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The Joy Formidable With The Lonely Forest - Webster Hall (New York, NY) - Friday, April 29, 2011

30 April 2011

There’s a good chance you’ll be hearing more about The Joy Formidable and not just because Dave Grohl of the Foo Fighters called “Whirring” the “song of the year.”

A powerful trio from North Wales, TJF just ended its U.S. tour on a triumphant note, wowing an ecstatic and large audience at Manhattan’s Webster Hall. With buzz building, from writers here at The BigTakeover, NME and elsewhere, expectations were high.

TJF did not disappoint.

Led by the kinetic and attractive Ritzy Bryan, who plays guitar and sings with cool calm and ferocity, TJF rocks in the truest sense of the word, drenching ones ears with a cascading fuzz of aggression, mood, melody and drama.

Comparisons to My Bloody Valentine are apt but TJF is far too diverse to easily pigeonhole. With its propulsive edge, sweet dulcet tones and highly accomplished songwriting, TJF offers up a delectable shoegaze/punk/postpunk stew.

Tunes often alternated between quiet and loud, accentuating the power of both extremes. And a visibly happy Bryan alternately looked demure and slightly crazed, sometimes opening her eyes wide with a feral stare that could scare away any would be predator! That memorable stare often appeared after she would deliberately approach one of her many effects pedals and almost coyly step on one before launching a massive firestorm of sound and fury. Bassist Rhydian Dafydd and drummer Matt Thomas were no less compelling, playing with unbridled intensity.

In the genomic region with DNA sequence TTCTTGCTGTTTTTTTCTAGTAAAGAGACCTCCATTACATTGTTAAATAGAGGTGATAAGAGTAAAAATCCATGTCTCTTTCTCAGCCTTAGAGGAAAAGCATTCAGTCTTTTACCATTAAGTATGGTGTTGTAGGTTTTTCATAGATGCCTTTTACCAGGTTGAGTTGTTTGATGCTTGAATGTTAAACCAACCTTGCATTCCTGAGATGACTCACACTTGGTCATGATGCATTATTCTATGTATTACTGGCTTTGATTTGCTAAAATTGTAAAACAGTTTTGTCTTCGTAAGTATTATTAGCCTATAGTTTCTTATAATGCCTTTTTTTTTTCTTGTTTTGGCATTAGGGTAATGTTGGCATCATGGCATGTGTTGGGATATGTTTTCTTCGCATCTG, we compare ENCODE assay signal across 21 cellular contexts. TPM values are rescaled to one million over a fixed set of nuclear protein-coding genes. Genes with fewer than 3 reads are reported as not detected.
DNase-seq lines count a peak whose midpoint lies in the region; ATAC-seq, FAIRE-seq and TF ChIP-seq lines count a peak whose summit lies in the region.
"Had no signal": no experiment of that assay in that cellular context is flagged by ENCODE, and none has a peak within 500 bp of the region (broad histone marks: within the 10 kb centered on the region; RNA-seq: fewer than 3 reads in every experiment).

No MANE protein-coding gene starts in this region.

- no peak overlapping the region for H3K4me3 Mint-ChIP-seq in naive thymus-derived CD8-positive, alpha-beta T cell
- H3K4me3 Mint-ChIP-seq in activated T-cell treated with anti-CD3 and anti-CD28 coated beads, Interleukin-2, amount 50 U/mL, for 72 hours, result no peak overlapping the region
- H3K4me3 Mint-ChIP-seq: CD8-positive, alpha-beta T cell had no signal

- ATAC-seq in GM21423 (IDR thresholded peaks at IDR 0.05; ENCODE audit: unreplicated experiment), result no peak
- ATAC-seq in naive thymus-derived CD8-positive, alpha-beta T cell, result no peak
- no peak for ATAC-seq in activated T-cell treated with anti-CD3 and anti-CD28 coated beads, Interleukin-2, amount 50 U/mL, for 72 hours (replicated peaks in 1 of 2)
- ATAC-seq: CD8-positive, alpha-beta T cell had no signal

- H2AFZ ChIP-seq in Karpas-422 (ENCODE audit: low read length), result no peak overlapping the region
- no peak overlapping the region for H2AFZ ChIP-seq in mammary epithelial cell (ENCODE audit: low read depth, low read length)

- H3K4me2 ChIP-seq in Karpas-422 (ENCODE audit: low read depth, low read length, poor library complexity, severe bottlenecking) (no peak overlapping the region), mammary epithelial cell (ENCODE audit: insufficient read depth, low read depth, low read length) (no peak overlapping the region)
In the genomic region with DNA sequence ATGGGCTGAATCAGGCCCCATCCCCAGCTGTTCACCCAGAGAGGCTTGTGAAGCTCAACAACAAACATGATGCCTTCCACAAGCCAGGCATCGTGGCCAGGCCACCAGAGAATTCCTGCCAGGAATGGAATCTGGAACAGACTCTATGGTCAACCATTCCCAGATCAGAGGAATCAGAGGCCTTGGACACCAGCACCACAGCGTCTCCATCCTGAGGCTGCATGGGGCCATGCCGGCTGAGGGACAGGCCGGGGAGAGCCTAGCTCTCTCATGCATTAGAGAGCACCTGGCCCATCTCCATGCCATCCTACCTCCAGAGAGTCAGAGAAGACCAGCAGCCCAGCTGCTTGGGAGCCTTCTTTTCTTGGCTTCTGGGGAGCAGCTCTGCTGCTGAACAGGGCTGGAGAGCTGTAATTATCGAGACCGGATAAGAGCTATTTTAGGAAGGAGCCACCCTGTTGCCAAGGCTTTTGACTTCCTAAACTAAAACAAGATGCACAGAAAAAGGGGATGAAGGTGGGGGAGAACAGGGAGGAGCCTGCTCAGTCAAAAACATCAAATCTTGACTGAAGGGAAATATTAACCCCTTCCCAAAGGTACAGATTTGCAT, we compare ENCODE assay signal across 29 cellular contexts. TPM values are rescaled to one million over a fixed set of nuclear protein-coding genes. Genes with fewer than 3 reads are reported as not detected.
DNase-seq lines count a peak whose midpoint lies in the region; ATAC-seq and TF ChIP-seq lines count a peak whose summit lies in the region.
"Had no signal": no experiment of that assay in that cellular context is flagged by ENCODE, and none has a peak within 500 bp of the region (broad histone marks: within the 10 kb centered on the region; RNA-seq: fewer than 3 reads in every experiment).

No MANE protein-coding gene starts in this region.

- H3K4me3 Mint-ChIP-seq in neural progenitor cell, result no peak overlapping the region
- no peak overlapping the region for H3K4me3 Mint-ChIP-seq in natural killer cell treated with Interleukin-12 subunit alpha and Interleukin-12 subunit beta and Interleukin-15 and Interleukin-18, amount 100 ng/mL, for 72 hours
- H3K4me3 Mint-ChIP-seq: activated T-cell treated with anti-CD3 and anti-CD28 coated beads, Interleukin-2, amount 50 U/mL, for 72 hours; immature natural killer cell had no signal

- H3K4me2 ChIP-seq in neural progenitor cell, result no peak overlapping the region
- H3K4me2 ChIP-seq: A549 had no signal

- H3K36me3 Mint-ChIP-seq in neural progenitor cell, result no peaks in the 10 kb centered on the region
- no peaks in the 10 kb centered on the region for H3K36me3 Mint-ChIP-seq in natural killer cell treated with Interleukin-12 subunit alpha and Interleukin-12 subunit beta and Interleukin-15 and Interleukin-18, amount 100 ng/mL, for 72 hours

From its incredible new album “The Big Roar,” TJF played a number of spectacular songs that gained intensity live. “The Everchanging Spectrum of a Lie,” “Austere,” “Cradle,” “Whirring,” “The Greatest Light is the Greatest Shade,” and the finale “A Heavy Abacus” all were mesmerizing (see full setlist here). We also heard the brilliant “Greyhounds in the Slips” (but why the heck isn’t that on the new album?).

It was thrilling to hear these gems played live by a group that is at a peak in its young career but which, with many years likely ahead of it, clearly has not peaked.

My only complaint? At about an hour, the set was too short!

 

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